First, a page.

Old Sarum


Old Sarum hillfort, is like a fine piece of abstract art in the landscape of Britain. It sits a small distance from Salisbury, the cathedral city of Wiltshire, though not the county town This fort is celebrated by I think most would agree by the greatest painting of a hillfort in terms of looks and history. So Constable as you see on this page, made that watercolour. Though possibly it is not the hillfort element that makes it so unusual, it is the fact it is a hillfort, and how there was a Norman motte and bailey castle, placed on it, and a Roman fort, that made it so unique and extraordinary. If anything this is what makes it have a very unusual appearance.

So then also in that it was occupied as a major site in the Iron Age, then in the Roman era it had a Roman fort, and the Anglo-Saxon era saw it become a major fort for the Saxons, unusual for a hillfort, indeed they used it against the Vikings. Then it was important as a cathedral site in the Medieval era of England. Strangely then it declined afterwards, and was famously a deserted hill, that had the most rotten borough in Britain before the Great Reform act, with 2 MPs, for no inhabitants. There were many sites like that, so nobody has any ill will towards it. 
It has seen more population in recent eras, as occurs across Southern England, and has houses and streets nearby, but there are plenty of fields around for what has in the past been a great urban centre.

Maybe the unusual history, has added to the preservation of the site, and it's quirky in a good way appearance

Anyway these are my slingshot points regarding it. 

* Old Sarum is the most multi role hillfort there is, in the amount of roles it had, well among that so, 

* Among it's MPs was William Pitt the Prime minister, William Pitt the elder, but not his son, Pitt the younger. So Pitt the elder sat here as a Member of parliament, and became PM. The Elder was PM in the 1760s, and the younger for almost a combined 2 decades between the 1780s and 1810s. So a amazing achievement for the family there we can all agree. 

It seems Pitt The Elder became MP for Old Sarum when he was 27 or so, in the 1730s, it was a borough with 2 MPs, one of 7 or 8 boroughs that the Pitt family owned. With the seven plots of land or houses there each having a vote, whether someone lived there or not. It was owned by older brother, and previously by his grandfather, who was Diamond Pitt, who was famed for selling a diamond for tens of thousands to a French regent, after serving as a merchant in the East India Company in the early 18th Century. Indeed this fellow who made such a fortune also sat at Westminster at Old Sarum, as did the older brother of Pitt the Elder, who as of inheriting the constituency could nominate the MP of his choice. At the same time, the whole county of Yorkshire elected 2 MPs. Though I am unsure if it had boroughs as well. Good things that was sorted out in the 19th Century reform acts.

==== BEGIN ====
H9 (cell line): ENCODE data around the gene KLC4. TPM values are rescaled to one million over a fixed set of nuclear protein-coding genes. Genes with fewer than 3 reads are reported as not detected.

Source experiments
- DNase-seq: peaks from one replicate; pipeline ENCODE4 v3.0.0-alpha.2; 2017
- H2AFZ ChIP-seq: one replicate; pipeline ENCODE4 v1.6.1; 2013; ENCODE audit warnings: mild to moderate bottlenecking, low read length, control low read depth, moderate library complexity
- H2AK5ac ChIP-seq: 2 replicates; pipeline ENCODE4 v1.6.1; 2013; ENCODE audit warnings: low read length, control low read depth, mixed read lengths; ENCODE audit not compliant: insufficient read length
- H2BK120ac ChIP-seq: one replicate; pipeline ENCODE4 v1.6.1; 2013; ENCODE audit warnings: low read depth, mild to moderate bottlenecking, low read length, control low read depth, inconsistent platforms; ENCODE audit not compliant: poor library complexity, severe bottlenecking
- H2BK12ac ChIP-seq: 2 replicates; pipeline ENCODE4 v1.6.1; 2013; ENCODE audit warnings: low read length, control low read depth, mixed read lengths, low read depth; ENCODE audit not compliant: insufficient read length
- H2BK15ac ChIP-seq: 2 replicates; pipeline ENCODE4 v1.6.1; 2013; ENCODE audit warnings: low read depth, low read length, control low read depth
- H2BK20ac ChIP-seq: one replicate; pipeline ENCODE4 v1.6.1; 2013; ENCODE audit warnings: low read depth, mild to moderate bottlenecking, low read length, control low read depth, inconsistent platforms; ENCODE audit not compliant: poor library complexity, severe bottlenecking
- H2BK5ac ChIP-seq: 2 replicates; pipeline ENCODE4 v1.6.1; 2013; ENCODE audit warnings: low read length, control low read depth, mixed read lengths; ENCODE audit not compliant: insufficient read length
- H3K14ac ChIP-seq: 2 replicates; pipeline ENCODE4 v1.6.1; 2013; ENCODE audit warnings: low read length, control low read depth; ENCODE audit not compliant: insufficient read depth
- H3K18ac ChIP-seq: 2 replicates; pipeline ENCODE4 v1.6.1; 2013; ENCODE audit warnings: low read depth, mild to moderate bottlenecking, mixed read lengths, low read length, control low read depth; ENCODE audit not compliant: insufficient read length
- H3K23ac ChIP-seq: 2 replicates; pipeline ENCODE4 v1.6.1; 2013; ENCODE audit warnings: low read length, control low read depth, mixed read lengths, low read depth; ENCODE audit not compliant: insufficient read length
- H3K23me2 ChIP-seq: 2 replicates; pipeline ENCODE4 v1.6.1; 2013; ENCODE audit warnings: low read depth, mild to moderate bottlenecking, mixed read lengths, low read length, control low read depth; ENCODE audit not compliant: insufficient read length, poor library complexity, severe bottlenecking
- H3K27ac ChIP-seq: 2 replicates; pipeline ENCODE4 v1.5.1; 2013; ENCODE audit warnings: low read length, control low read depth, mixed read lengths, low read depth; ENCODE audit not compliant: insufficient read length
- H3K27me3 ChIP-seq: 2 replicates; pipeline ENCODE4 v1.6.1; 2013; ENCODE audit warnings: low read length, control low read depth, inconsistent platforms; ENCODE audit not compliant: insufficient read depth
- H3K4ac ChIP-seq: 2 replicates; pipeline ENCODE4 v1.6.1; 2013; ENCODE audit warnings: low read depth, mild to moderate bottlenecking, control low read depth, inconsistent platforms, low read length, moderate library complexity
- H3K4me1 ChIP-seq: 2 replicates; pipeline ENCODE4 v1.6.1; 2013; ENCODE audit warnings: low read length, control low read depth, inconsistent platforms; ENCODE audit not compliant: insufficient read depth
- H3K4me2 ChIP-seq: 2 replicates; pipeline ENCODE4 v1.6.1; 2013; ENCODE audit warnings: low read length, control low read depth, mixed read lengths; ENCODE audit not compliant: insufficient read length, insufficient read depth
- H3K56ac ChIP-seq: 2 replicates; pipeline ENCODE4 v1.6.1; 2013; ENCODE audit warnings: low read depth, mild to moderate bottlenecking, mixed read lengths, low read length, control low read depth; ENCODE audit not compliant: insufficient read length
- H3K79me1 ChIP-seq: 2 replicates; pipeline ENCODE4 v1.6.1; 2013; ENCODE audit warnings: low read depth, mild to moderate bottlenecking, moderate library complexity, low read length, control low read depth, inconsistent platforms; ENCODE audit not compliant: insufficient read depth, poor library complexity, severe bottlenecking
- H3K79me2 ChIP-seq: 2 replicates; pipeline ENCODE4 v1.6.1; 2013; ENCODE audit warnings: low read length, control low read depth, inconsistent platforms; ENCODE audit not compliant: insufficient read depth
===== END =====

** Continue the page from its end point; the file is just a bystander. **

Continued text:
* So Old Sarum, became the worst example of a rotten borourgh, as by the 17th Century it was likely quite depopulated, and certainly by 1830 it's 2 MPs for what were now no inhabitants, were a big comparison, as before the Chartists and co, over 90% of the population had no MPs they could vote for. Thus was the story of Old Sarum rotten borough. Today it is usually part of the Salisbury constituency, a normal sized seat for the house of Commons, in voter numbers, but which of course with all it's residents did not have a vote in the Old Sarum constituency ironically, when it was a rotten a borough. 

* Old Sarum had been occupied from at least 400 BC as a defensive settlement with exterior ramparts there to keep protected animals and such like. 

* It then expanded into becoming a hillfort, pretty much the shape you see today, oh than the motte bit. that some could call Old Sarum Castle. 

* The Romans had the site from soon around their conquest of South Eastern Britain around 43 AD, and had a continual settling of the area, with a town outside the well protected site. 

* Wessex and then England as a whole, used the site to help protect their burgh. 

* The Normans turned Seresberi into a very unusual sight, by putting that motte on it. The name Seresberi later mutated into Salisbury which is why you can say Old Sarum, Salisbury, as this is where it is. 

* Then a cathedral appeared, and this began to decline in the 13th and 14th Century, when Salisbury nearby, was a better option of where to live, and the cathedral was demolished. Thus was the story of Old Sarum Cathedral. 

* It seems Henry VIII allowed all the remaining stonework to be used for building, so it declined a lot after that. 

* Another interesting site near here, is Figsbury Ring only 4 miles north east of Salisbury a very round hillfort from above, as indicated by the name ring. The site is 6.4 hectares in size. It may have been a hillfort, but there is a case it was previously a henge as of a inner ditch, with no rampart behind it. 

So they are my facts on Old Sarum's hillfort. 

Old Sarum Fort.png